Keswick Film Club - Reviews - The White Ribbon

Reviews - The White Ribbon

The White Ribbon

Reviewed By John Stakes

The White Ribbon
The White Ribbon
The films of Austrian director Michael Haneke are for his audiences as much an exercise in self examination as the unfolding of events on screen for our delectation. The viewer is left to draw his or her own conclusion as to the significance of what has been shown and many questions are deliberately left unanswered.

His Palme D’Or winner at the 2009 Cannes Film Festival is no exception. What are we to make of the mysterious events occurring in and around the rustic community setting of Northern Germany in 1913 as recalled (accurately?) by the local school teacher in later life? Are we witnessing the seeds of fascism being sown as the seemingly ordered and predictable existence of the villagers crumbles before our eyes in the wake of apparent random acts of unexplained violence metered out to young and old alike? Was the repression of the villagers a reflection of the suppression of the destructive German psyche?

The film’s title relates to the ribbons which misbehaving children are required to wear in a shaming ritual which serves also to remind them of the purity and innocence to which they should aspire. The film was deliberately shot in stark black and white by cinematographer Christian Berger both to point this up and in a manner reminiscent of the early 20th century work of German photographer August Sander. There was no musical score to influence or manipulate our freedom to determine our reaction to and the significance of these disturbing events..

There is a haunting, claustrophobic, stifling feel throughout the film’s two and a half hours’ running time. Haneke manages to make everything look real yet unreal at the same time. Is their world so starkly pictured so as to underline the blindness of the people to their impending doom? Is Germany’s fate staring them in the face? Just as we were never told who sent the videos in Haneke’s Hidden which destroyed a family and revealed a repressed personal grief, so we never meet the perpetrators of the crimes which beset this community. There was no doubt however that the cruelty was a symptom of the malaise and not its cause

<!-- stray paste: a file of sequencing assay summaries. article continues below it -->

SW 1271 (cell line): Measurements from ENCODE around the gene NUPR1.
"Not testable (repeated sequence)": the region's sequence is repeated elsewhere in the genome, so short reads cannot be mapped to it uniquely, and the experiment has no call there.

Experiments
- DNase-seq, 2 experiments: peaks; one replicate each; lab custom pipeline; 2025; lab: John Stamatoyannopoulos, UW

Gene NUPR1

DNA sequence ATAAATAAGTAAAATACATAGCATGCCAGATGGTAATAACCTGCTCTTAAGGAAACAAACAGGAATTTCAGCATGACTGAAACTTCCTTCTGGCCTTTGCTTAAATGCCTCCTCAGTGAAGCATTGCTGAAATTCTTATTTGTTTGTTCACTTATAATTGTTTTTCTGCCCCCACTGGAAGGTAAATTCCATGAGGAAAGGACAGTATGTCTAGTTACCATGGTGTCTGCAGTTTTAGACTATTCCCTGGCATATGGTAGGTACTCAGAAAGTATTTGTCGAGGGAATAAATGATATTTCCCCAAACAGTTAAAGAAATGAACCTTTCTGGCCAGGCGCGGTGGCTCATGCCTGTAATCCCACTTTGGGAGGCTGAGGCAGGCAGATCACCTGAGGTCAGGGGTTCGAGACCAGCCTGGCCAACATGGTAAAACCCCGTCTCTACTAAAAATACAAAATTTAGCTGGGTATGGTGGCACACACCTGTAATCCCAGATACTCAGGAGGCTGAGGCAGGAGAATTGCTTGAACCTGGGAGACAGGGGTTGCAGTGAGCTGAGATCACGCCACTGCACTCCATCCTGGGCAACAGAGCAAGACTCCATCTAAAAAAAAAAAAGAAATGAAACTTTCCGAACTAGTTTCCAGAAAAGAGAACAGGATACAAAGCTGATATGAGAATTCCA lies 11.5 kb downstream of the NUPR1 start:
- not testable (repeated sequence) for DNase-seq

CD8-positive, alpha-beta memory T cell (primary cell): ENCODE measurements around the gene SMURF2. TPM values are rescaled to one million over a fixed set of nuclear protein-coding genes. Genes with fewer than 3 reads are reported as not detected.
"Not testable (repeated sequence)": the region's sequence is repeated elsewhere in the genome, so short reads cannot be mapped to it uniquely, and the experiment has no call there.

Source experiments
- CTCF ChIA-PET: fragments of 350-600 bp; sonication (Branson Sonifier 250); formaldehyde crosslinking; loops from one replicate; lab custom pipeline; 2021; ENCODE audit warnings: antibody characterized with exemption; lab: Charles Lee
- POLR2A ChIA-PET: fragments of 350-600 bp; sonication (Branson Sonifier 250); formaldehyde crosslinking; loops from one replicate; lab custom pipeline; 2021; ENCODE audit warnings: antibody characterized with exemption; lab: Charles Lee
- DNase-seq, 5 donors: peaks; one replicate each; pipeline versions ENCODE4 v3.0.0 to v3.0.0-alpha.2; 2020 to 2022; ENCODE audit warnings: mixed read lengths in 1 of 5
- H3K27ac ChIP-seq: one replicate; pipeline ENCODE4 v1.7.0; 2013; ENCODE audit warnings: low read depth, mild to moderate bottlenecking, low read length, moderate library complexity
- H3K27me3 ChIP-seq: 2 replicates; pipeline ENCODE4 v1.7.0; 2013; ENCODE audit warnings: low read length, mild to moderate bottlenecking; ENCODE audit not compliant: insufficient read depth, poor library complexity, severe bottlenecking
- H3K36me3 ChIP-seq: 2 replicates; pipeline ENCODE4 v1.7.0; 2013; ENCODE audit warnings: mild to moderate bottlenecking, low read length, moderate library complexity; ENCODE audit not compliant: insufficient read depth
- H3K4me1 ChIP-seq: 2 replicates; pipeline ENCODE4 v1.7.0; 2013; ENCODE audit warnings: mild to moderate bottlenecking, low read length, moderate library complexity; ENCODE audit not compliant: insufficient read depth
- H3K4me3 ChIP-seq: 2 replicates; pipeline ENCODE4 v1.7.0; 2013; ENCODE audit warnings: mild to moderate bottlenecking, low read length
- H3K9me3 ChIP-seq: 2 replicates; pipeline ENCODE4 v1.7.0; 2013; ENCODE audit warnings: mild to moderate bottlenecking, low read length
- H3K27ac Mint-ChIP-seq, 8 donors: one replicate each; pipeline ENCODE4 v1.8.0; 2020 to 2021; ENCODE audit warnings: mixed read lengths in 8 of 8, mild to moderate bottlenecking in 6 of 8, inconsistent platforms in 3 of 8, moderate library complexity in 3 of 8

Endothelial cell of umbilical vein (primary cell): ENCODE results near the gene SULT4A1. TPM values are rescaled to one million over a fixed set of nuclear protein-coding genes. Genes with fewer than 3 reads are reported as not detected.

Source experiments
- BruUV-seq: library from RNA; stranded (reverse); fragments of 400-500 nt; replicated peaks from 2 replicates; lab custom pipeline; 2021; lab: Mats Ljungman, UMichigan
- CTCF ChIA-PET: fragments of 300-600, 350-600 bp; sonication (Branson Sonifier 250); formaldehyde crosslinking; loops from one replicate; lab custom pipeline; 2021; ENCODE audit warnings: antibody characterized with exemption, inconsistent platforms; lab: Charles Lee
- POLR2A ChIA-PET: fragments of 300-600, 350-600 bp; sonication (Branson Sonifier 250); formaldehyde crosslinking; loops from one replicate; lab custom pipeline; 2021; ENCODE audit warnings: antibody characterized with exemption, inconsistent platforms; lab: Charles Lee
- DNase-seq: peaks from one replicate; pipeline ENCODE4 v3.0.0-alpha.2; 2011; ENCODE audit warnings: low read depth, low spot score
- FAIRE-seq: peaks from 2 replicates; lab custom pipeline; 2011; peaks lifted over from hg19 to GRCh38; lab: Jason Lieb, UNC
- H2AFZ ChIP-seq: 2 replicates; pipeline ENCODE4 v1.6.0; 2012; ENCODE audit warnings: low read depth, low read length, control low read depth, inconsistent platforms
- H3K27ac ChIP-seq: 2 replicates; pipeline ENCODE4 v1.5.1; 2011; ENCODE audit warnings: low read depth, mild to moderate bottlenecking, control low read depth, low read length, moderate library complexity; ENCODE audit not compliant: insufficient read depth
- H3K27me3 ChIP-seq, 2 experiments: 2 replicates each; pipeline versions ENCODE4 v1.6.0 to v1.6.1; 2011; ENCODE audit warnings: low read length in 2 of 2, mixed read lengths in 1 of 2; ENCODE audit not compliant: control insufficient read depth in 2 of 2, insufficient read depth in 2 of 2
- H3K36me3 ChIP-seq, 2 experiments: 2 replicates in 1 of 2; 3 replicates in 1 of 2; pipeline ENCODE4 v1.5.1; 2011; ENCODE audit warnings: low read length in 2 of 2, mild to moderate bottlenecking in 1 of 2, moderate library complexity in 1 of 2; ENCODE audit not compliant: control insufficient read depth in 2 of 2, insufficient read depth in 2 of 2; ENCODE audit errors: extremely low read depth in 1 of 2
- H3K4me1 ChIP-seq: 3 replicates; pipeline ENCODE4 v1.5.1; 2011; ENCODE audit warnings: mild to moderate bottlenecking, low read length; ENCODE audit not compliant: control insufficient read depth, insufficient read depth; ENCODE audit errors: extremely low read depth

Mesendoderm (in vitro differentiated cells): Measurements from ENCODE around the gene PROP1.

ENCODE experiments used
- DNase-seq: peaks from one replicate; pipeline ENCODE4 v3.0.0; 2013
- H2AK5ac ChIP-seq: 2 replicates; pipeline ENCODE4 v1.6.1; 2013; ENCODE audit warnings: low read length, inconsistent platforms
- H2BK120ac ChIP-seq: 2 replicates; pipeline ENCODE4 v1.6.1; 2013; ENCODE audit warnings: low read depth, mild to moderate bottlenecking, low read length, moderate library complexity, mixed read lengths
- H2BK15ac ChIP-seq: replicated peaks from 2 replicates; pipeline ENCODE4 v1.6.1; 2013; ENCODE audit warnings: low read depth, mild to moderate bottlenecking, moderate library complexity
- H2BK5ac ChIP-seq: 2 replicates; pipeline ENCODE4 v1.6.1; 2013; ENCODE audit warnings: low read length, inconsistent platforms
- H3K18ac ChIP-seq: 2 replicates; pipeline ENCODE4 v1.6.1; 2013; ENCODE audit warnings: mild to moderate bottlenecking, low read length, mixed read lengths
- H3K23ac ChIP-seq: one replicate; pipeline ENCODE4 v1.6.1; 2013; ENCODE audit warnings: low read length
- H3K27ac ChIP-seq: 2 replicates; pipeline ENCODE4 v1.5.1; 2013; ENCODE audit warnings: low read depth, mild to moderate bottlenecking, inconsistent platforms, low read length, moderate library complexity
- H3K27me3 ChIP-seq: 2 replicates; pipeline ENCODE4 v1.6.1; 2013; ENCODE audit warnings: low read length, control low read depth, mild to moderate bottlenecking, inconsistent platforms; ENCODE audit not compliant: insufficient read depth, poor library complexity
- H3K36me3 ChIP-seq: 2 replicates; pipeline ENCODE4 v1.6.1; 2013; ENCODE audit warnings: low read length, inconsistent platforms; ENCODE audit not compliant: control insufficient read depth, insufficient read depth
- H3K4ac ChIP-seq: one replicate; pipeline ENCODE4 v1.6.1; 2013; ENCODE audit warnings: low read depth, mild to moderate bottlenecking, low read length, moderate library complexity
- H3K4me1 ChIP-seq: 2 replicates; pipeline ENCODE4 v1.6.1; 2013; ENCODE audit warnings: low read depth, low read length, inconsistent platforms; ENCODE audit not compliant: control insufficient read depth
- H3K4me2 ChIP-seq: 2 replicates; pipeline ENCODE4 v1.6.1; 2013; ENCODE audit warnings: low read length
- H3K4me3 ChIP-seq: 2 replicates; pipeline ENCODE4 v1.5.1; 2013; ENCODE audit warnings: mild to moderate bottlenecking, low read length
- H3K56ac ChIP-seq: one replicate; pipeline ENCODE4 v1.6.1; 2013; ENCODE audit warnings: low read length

By leaving us to interpret whether these events amount to the precursor of fascism, (and the schoolteacher narrator declared himself unsure on this point) Haneke may have been flagging up a more important truth that we are no better able now to understand and predict our own future even if, with the benefit of hindsight, we think we can explain the fate of others.

Haneke’s film can therefore be appreciated and admired (and maybe even enjoyed) on two levels: as a rigorous, individualistic and austere piece of film making about the collapse of a rural community; and as an allegory of the birth of Nazism….but in either case with far more questions posed than answered.

There was however no doubting Haneke’s ability to conjure up arresting and memorably provocative scenes to stimulate and tease during our search for understanding and explanation. As the cruelty of the feudal system was exposed and the hypocrisy and brutality of those wielding power revealed, Haneke’s direction maintained and intensified the tension and fear to create an airless, joyless, claustrophobically repressive hell. No wonder the children chillingly called to mind the cuckoos of Midwich.

The acting was flawless. Each scene was meticulously constructed, the measured pacing deployed both to reflect the pace of rural life and to reveal the full extent of the ruthless control exerted by the baron and pastor over their respective families and the wider community into which the viewer was inexorably drawn. Masterful!

In interviews Haneke steadfastly refuses to provide answers as to the meaning of his films preferring to believe that the duty or function of art is to pose questions and not to provide easy answers on the altar of entertainment. Long may his richly stimulating and thought provoking style continue.

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